TFC puts a cork in 'Inebriatti', fan activities in wake of fiery display in Ottawa
Banners, flags, smoke, drums, bullhorns or noisemakers banned in the stadium.
Toronto FC's so-called Inebriatti supporters' group has taken responsibility for last week's fiery display in Ottawa during the Canadian Championship semifinal.
The MLS club suspended all supporter privileges after flares and smoke bombs led to small fires in the stands and the pitch at TD Place Stadium last Wednesday during the first leg of the series against Ottawa Fury FC.
Inebriatti initially said it had no part in the flare thrown on the field or any explosion. But it issued a new statement Monday.
"We wish to clarify that the incidents which interrupted game play were unplanned and accidental. However, we fully understand that such incidents are not acceptable," it said.
"We are taking internal steps to eliminate potentially dangerous and aggressive behaviour — including renouncement of all unsanctioned usage of flares and smoke. Going forward our focus will be public safety, to support the team and rebuild public trust.
Thanks to <a href="https://twitter.com/martyn_bailey?ref_src=twsrc%5Etfw">@martyn_bailey</a> for sending across this video that was passed on to him by another fan at the stadium. That's a pretty scary bang. <a href="https://twitter.com/hashtag/TFCLive?src=hash&ref_src=twsrc%5Etfw">#TFCLive</a> <a href="https://t.co/nUjFOl0LAJ">pic.twitter.com/nUjFOl0LAJ</a>—@plattoli
"We have communicated to the team that our behaviour has not been good enough. Incidents that distract from game play are not acceptable and will no longer be tolerated. We will continue to offer full co-operation to the front office and any relevant investigation. All ensuing disciplinary action by the front office, related to events of July 18th, should be directed solely towards Inebriatti rather than all official supporter groups."
A club spokesman said the ban on all supporter privileges remains in place.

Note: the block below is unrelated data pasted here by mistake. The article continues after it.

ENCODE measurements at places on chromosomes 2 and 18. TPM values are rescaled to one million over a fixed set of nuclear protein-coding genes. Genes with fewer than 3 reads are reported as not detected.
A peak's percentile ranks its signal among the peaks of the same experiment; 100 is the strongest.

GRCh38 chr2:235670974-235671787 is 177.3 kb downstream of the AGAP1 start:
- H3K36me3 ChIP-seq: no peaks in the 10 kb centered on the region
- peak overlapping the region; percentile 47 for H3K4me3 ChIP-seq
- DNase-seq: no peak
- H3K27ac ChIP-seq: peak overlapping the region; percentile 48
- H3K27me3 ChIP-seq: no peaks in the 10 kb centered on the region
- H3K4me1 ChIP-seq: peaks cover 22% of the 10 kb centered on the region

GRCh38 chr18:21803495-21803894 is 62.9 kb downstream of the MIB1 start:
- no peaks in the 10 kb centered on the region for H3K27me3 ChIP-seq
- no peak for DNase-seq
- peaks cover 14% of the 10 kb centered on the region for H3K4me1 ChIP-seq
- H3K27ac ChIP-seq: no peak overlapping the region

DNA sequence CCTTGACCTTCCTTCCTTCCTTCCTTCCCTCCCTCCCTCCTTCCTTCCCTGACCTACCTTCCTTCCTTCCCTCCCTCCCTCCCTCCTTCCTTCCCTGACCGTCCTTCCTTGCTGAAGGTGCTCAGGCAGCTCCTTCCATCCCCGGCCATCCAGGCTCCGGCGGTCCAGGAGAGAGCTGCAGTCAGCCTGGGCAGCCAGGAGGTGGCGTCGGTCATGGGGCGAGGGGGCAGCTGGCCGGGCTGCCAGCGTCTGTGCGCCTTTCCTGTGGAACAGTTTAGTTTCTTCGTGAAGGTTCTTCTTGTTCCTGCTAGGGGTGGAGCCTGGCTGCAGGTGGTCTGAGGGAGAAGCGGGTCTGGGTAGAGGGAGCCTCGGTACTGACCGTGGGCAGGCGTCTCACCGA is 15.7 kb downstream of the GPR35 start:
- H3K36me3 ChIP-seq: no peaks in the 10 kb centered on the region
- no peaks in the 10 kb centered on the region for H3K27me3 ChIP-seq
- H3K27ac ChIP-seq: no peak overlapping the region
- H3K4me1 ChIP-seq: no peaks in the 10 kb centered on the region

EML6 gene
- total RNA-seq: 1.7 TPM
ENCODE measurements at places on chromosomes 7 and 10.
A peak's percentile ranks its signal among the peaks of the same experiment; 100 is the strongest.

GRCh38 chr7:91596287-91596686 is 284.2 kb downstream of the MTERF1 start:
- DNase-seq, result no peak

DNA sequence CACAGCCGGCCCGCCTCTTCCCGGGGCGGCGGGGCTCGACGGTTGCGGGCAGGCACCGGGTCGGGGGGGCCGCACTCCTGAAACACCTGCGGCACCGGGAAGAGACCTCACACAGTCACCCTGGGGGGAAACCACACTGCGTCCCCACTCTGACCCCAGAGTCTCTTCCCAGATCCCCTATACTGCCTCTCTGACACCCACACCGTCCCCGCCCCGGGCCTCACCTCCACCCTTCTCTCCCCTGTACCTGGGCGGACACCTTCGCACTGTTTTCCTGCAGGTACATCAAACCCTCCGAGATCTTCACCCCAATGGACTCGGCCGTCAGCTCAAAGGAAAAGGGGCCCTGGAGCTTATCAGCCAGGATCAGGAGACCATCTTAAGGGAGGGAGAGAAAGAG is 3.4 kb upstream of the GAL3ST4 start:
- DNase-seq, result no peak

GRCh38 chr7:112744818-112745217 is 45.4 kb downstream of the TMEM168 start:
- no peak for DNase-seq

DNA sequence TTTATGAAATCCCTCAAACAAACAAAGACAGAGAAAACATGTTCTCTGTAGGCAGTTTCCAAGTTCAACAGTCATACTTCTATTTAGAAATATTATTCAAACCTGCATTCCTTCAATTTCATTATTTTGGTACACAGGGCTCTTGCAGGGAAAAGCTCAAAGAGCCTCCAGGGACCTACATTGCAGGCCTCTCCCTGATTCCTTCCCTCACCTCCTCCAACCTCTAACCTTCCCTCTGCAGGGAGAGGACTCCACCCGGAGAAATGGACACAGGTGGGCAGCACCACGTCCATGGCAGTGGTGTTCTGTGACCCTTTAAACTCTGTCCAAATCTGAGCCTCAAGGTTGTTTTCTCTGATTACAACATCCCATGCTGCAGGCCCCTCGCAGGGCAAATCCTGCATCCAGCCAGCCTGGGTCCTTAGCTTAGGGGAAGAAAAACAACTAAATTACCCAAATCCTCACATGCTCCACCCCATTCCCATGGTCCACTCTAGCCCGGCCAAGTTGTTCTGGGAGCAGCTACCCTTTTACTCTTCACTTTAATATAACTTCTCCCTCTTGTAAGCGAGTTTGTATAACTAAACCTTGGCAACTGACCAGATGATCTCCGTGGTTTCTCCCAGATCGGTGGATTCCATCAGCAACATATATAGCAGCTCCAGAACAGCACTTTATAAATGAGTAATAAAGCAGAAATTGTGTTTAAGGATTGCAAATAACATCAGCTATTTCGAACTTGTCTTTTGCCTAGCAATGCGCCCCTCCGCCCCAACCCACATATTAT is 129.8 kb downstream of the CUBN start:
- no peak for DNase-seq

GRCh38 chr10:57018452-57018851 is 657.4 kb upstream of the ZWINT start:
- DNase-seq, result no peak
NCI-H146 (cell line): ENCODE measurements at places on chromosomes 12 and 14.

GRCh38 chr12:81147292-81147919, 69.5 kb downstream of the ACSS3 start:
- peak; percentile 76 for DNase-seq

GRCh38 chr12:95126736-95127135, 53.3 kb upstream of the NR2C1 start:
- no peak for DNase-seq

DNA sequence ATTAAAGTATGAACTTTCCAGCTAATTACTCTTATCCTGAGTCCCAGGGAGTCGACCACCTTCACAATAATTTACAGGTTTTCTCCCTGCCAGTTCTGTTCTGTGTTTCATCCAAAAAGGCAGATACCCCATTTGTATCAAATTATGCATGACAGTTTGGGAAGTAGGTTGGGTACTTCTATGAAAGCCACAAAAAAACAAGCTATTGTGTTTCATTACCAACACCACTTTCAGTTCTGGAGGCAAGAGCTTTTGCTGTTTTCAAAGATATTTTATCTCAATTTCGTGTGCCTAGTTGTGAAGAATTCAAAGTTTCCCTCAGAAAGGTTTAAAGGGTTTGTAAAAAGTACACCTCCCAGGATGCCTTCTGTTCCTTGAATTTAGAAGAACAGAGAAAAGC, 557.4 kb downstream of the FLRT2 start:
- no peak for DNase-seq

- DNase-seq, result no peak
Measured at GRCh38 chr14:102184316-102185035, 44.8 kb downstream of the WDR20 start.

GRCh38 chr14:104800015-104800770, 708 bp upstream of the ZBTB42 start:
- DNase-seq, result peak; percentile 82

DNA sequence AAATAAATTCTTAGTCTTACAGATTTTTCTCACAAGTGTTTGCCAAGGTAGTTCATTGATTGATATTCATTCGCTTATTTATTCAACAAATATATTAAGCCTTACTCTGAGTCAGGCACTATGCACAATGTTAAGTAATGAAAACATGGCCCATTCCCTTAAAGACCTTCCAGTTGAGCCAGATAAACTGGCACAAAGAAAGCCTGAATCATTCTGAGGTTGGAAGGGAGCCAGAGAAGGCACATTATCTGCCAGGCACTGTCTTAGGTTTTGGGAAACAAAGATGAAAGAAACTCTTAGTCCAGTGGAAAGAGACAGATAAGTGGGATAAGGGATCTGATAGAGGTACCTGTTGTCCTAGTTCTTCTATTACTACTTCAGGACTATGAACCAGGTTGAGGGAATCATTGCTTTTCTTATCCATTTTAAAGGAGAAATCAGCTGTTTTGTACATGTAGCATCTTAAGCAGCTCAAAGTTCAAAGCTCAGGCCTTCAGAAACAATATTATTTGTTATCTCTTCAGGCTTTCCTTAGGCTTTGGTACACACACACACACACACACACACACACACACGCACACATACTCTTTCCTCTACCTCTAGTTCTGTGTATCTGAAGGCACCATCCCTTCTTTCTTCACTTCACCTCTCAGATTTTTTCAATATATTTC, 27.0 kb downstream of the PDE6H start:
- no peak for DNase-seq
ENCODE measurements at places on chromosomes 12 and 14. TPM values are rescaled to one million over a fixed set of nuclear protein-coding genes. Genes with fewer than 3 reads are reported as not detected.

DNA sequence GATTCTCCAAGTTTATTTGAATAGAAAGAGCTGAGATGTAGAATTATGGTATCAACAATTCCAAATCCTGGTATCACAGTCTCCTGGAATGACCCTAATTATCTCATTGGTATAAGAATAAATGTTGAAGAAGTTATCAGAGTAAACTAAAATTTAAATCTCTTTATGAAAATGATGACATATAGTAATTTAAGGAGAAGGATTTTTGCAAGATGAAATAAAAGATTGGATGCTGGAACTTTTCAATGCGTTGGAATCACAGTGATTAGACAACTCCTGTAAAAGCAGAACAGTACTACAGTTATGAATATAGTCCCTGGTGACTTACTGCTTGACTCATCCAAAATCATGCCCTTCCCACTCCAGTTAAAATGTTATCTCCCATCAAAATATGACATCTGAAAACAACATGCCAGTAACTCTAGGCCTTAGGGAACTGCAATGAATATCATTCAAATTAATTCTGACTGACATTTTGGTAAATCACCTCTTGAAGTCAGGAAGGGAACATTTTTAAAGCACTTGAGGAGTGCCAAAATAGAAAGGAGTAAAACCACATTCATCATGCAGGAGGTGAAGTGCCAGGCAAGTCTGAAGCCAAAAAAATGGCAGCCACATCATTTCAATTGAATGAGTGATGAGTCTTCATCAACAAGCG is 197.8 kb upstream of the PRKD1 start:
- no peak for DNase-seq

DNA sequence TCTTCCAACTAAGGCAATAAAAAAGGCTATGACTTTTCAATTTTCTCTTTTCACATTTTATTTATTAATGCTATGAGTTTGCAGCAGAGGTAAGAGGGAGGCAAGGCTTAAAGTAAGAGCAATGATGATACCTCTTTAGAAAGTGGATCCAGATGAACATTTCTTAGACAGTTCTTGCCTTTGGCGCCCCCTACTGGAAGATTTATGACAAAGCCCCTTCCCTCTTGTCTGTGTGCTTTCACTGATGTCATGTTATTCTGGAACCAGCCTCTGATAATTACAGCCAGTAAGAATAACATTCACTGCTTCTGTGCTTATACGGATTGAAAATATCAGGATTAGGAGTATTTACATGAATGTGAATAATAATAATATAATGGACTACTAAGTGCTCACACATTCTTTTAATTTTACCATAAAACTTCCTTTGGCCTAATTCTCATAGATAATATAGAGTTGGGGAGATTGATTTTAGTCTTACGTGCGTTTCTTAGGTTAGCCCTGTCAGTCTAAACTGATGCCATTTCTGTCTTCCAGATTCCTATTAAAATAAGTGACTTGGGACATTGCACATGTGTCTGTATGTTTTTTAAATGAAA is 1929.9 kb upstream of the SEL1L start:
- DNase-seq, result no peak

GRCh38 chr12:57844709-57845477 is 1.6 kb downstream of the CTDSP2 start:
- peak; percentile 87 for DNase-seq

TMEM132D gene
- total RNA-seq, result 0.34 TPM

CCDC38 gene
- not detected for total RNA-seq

The rematch with Ottawa on Wednesday — with Toronto holding a 1-0 lead — marks the first game at BMO Field since the incident. A club spokesman said earlier Monday that the ban means all supporter groups will not be able to use banners, flags, smoke, drums, bullhorns or noisemakers in the stadium.
Toronto says it is co-operating with Ottawa Police in it investigation, as well as conducting its own internal review of the club's supporter program "to ensure the safest environment possible at BMO Field moving forward."
TFC wasted little time condemning the Ottawa incident with team president Bill Manning calling it "unacceptable."
It's not the first time the club has been at odds with its various supporter groups.
In 2016, some of Toronto's supporters groups joined forces in going silent during a home game against Orlando to protest recent sanctions against the Inebriatti after an obscene banner was raised in its section during a loss to visiting Montreal. TFC called the banner "an embarrassment" to the club and its supporters.
The south stand, the normally raucous home to loud flag-waving fans, was silent and prop-less.
The Inebriatti group was sanctioned for misbehaviour in Montreal in the final game of the 2015 regular season after Toronto fans lit flares and damaged Saputo Stadium.